How Richard Di Natale voted compared to someone who believes that the federal government should enter into a Free Trade Agreement (FTA) with China to create more favourable trading conditions between China and Australia

Division Richard Di Natale Supporters vote Division outcome

5th Dec 2019, 12:35 PM – Senate Motions - Trade - Commend entry into FTAs

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The majority voted in favour of a motion introduced by Queensland Senator Susan McDonald (Nationals), which means it was successful. Motions like these don't make any legal changes on their own but are politically influential because they represent the will of the Senate.

Motion text

That the Senate—

(a) notes that:

(i) Australian farmers are highly productive, with each farmer producing enough food to feed 600 people, 150 at home and 450 overseas—feeding approximately 50 million people across the world each year,

(ii) Australia's Free Trade Agreements (FTA) give our primary producers and exporters preferential access into the growing markets across Asia,

(iii) the Federal Government's work to deliver FTA means that Australian farmers are poised to take advantage of the projected growth in Asia,

(iv) there is a high demand for Australia's safe and nutritious agricultural products across our international markets,

(v) trade has lifted the real income of Australian households by over $8400 a year, and

(vi) in 2017-18, the Australian red meat and livestock industry created employment for around 404,800 people, of these, just over 172,400 people were directly employed in the industry—the industry was also responsible for the employment of a further 232,400 people in businesses servicing the red meat and livestock industry, and as this industry exports 60 % of product, six in every ten jobs relies on our ability to trade with the world;

(b) congratulates the Federal Government on the entry into force of major FTA across north Asia, including:

(i) the China FTA which has resulted in beef exports totalling $1.75 billion in 2018-19—a 75% increase from $1 billion in 2017-18; in November 2019 alone, Australia's chilled and frozen beef exports to China reached a new record high of 34,264 tonnes, 134% above November last year; dairy product exports totalling $1.7 billion in 2018-19—a 54% increase from $1.1 billion in 2017-18,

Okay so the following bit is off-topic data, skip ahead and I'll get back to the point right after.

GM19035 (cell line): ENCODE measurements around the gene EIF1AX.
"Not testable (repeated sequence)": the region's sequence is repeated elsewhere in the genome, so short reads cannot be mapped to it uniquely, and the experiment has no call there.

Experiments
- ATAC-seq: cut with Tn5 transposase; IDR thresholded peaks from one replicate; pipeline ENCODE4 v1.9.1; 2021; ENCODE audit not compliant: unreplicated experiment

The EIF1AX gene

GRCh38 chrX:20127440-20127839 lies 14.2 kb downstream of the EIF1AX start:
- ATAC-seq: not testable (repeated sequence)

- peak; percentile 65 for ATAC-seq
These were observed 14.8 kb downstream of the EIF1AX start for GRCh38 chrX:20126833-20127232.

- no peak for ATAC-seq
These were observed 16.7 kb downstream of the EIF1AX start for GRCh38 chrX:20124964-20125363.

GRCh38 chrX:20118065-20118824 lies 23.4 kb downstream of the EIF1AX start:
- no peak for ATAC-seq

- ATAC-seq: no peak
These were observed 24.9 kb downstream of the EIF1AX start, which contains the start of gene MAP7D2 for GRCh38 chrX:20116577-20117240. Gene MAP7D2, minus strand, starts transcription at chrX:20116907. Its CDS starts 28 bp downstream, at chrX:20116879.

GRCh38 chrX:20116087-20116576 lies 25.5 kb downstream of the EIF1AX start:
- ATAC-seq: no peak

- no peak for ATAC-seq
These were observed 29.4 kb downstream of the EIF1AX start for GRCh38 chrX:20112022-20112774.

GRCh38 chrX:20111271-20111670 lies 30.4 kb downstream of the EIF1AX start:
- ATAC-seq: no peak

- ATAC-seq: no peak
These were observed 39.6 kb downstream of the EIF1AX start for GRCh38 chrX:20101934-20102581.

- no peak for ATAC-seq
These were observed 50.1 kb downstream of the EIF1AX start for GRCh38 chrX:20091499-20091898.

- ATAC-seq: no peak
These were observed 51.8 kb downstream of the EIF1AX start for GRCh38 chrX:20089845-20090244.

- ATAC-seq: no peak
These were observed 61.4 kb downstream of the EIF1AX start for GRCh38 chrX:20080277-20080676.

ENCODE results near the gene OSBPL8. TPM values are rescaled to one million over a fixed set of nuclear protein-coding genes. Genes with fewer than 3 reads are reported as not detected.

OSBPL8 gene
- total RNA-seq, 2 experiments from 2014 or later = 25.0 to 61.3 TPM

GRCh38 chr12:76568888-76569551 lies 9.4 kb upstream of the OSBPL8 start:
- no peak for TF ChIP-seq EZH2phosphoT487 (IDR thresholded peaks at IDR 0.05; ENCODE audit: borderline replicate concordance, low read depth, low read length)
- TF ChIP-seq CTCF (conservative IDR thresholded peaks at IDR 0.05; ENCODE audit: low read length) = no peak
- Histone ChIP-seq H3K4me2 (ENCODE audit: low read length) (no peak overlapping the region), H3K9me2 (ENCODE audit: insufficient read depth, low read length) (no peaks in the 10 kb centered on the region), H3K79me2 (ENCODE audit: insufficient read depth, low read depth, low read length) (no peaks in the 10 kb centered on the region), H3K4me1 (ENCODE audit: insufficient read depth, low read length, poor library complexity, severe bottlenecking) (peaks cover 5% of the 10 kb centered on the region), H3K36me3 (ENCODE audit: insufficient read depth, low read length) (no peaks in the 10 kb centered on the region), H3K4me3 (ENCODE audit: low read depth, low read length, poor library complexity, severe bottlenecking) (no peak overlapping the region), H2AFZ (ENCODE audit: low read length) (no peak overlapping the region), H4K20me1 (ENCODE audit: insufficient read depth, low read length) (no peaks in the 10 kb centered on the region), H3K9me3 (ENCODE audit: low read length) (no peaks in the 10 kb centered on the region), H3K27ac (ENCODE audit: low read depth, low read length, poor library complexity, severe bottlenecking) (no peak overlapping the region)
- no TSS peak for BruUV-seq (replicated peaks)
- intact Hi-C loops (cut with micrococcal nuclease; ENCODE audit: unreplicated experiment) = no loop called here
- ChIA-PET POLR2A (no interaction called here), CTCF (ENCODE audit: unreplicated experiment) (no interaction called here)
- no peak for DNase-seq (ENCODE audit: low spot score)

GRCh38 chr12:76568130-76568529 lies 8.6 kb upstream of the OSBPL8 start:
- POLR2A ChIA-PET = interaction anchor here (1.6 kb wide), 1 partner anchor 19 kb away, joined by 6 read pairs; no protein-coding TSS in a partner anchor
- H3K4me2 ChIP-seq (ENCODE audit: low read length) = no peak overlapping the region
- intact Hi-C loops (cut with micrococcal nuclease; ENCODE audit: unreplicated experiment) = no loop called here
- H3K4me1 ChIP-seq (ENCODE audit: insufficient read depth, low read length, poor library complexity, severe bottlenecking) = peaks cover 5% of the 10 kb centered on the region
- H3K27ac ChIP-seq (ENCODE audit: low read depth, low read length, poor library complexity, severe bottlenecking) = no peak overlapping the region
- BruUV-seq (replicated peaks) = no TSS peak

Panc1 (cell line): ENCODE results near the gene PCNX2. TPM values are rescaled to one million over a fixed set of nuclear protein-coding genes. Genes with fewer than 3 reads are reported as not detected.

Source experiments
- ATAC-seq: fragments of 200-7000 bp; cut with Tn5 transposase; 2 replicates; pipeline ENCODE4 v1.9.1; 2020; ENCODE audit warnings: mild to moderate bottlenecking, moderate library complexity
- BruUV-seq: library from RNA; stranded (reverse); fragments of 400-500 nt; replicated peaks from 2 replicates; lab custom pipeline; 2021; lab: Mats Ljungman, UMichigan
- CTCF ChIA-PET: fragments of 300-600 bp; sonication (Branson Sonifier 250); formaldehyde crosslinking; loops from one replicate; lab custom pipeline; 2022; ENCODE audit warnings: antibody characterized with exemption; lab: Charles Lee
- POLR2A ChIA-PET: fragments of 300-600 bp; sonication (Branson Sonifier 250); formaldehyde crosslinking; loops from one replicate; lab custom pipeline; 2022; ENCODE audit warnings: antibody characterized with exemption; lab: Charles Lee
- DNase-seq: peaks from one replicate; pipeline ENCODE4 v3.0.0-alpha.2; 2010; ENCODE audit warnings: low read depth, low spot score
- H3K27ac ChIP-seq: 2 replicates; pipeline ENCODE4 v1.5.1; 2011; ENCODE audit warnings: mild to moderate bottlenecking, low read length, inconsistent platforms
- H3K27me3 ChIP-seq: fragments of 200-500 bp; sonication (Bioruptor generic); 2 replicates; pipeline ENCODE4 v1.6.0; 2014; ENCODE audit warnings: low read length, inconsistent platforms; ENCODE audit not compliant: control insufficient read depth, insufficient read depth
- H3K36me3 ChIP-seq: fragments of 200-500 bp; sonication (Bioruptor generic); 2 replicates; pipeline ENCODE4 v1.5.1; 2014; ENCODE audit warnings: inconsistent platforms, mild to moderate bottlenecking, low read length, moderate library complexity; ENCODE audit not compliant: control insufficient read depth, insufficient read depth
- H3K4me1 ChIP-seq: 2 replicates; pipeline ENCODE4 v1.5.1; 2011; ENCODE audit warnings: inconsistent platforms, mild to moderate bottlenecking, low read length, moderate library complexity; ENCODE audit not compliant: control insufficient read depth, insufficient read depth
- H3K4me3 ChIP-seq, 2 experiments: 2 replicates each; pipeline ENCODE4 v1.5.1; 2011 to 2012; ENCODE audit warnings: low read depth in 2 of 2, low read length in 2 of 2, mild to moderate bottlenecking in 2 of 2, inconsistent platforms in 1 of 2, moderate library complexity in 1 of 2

(ii) the Japan FTA which has resulted in beef exports totalling $2.3 billion in 2018—a 14% increase from $2 billion in 2017, cheese exports totalled $498 million in 2018—a 17% increase over 2017, and

(iii) the Korean FTA which has resulted in beef exports totalling $1.37 billion in 2018—a 25% increase from $1.1 billion in 2017;

(c) notes Indonesia's demand for Australia's quality clean, green produce will continue to be built on the back of demand from its increasingly affluent 260 million strong population—under IA-CEPA, over 99% of Australian goods exports to Indonesia will enter duty free or under significantly improved and preferential arrangements; and

(d) supports the growth of Australian agriculture through the negotiation of preferential market access in export markets of the world.

No Yes Passed by a modest majority

9th Nov 2015, 6:14 PM – Senate Customs Amendment (China-Australia Free Trade Agreement Implementation) Bill 2015 and related bill - Third Reading - Pass the bills

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The majority voted to pass the bills in the Senate. In parliamentary jargon, they voted to read the bills for a third time.

Because the bills have already passed in the House of representatives, they will now become law.

What do the bills do?

Together, these bills implement the China-Australia Free Trade Agreement into Australian law. This Agreement does not remove all tariffs, subsidies, quotas etc between Australia and China (so it's not really free trade), but it does create more favourable trading conditions between the two countries.

Read more about the Agreement and the bills in the bills digest.

No Yes (strong) Passed by a modest majority